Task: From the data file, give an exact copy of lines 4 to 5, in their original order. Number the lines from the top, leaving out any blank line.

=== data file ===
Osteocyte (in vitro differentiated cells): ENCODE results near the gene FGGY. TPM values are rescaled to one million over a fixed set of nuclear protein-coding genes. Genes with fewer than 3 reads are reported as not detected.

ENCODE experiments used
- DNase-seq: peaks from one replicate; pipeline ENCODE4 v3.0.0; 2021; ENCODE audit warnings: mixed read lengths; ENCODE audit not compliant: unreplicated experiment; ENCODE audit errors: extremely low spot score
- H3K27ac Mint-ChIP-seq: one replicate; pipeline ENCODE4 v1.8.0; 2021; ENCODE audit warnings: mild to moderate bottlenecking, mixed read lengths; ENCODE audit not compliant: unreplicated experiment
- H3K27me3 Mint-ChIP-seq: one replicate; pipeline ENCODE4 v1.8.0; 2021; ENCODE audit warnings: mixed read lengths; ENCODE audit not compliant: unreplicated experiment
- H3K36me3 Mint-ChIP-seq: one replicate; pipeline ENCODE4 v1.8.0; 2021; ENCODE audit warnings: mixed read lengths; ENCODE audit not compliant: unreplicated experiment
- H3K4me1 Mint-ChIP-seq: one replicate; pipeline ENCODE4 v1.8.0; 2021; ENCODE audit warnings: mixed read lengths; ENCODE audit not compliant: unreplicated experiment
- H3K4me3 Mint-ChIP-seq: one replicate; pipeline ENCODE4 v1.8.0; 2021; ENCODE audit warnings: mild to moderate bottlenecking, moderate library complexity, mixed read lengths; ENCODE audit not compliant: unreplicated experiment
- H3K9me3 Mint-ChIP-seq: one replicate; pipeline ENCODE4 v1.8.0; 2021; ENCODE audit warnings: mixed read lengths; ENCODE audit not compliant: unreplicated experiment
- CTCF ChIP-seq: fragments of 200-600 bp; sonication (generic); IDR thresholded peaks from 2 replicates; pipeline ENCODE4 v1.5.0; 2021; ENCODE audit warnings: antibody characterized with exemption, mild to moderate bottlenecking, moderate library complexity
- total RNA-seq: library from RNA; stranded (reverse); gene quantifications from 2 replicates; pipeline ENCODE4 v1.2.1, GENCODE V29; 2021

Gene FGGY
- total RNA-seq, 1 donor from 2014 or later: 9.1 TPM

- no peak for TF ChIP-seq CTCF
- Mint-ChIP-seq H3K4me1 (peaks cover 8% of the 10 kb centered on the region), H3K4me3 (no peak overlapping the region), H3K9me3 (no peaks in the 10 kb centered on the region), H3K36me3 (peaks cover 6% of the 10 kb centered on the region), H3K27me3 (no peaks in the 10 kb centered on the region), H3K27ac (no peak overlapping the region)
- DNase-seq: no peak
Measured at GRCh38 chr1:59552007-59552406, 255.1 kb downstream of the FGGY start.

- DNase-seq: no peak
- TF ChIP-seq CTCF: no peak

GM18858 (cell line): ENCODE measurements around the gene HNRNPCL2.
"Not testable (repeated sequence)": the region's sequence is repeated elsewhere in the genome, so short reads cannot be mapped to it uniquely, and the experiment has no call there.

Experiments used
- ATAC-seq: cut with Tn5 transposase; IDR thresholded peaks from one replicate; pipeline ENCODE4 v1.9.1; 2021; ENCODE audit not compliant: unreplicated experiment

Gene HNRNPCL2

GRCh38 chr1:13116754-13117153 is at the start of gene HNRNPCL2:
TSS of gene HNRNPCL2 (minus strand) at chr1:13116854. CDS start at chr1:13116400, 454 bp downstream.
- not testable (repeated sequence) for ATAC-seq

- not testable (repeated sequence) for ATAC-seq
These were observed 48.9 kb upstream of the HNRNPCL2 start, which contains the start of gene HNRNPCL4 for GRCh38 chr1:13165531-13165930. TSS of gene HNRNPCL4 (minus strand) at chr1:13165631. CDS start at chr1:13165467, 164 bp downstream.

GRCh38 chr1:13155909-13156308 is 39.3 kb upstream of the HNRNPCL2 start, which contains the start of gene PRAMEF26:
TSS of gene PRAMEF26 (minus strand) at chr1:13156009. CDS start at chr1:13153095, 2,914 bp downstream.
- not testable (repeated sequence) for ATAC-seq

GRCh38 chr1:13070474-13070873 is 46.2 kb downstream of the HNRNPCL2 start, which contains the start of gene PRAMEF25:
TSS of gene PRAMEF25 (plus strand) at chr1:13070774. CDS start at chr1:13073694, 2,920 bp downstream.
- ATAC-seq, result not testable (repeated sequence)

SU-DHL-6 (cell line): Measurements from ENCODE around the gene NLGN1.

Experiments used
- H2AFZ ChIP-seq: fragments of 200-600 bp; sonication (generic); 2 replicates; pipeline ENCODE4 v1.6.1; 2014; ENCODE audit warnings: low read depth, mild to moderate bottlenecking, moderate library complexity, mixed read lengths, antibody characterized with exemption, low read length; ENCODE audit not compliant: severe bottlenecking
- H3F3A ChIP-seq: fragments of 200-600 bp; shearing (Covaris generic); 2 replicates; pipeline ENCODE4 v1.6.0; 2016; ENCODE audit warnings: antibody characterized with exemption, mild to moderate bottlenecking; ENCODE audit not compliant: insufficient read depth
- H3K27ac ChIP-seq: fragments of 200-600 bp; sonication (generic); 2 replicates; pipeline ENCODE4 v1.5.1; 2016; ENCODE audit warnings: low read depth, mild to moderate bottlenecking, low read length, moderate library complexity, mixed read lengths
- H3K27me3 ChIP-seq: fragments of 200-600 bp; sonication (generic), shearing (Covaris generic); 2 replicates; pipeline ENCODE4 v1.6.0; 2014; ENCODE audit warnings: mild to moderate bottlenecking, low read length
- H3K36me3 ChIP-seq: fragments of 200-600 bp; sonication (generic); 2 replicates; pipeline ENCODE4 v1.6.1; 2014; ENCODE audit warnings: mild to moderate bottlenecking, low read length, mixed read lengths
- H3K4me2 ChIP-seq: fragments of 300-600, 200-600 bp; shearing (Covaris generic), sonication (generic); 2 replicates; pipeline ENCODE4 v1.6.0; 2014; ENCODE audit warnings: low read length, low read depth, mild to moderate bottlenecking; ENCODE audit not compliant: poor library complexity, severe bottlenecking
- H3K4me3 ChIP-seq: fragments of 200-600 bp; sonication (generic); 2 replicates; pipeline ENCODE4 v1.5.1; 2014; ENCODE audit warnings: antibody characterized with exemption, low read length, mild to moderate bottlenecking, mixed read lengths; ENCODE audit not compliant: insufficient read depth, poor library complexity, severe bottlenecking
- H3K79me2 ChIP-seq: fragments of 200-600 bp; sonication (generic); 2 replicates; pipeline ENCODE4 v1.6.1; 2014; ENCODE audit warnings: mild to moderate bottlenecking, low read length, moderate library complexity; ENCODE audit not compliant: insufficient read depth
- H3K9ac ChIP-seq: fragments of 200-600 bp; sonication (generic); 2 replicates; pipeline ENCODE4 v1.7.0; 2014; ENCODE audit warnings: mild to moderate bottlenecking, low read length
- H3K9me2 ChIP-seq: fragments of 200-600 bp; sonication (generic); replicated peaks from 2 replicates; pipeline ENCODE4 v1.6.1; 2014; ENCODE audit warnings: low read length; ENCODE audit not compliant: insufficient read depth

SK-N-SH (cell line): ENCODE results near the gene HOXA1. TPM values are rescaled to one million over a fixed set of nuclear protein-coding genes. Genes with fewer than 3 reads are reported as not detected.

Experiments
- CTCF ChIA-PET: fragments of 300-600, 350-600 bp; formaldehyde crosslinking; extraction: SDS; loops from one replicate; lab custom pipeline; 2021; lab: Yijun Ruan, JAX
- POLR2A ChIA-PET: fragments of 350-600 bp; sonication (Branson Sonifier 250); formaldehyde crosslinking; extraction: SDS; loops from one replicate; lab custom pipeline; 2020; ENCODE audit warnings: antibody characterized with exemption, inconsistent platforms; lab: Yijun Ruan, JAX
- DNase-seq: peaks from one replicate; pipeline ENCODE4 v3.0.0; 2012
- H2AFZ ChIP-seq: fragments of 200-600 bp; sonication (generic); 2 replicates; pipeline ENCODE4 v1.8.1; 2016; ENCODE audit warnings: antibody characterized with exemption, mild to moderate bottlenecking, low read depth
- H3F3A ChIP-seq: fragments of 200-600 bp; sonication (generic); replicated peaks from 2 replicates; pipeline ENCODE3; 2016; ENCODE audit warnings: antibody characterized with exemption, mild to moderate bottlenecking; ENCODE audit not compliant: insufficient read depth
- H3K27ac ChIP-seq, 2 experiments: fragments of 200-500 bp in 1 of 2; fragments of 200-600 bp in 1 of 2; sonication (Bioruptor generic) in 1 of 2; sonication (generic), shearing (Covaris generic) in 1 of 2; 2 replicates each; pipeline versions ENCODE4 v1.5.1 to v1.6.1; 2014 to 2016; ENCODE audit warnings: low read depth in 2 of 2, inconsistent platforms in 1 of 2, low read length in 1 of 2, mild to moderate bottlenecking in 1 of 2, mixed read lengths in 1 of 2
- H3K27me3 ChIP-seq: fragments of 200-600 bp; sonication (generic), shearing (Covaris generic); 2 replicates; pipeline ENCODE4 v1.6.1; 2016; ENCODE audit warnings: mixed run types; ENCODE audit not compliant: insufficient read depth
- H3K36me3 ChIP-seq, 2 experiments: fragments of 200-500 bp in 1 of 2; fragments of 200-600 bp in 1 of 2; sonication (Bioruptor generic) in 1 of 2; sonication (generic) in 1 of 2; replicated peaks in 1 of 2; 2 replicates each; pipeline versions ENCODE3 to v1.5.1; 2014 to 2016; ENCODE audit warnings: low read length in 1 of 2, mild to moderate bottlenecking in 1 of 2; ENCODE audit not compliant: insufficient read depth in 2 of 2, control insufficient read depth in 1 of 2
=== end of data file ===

- H3K27ac Mint-ChIP-seq: one replicate; pipeline ENCODE4 v1.8.0; 2021; ENCODE audit warnings: mild to moderate bottlenecking, mixed read lengths; ENCODE audit not compliant: unreplicated experiment
- H3K27me3 Mint-ChIP-seq: one replicate; pipeline ENCODE4 v1.8.0; 2021; ENCODE audit warnings: mixed read lengths; ENCODE audit not compliant: unreplicated experiment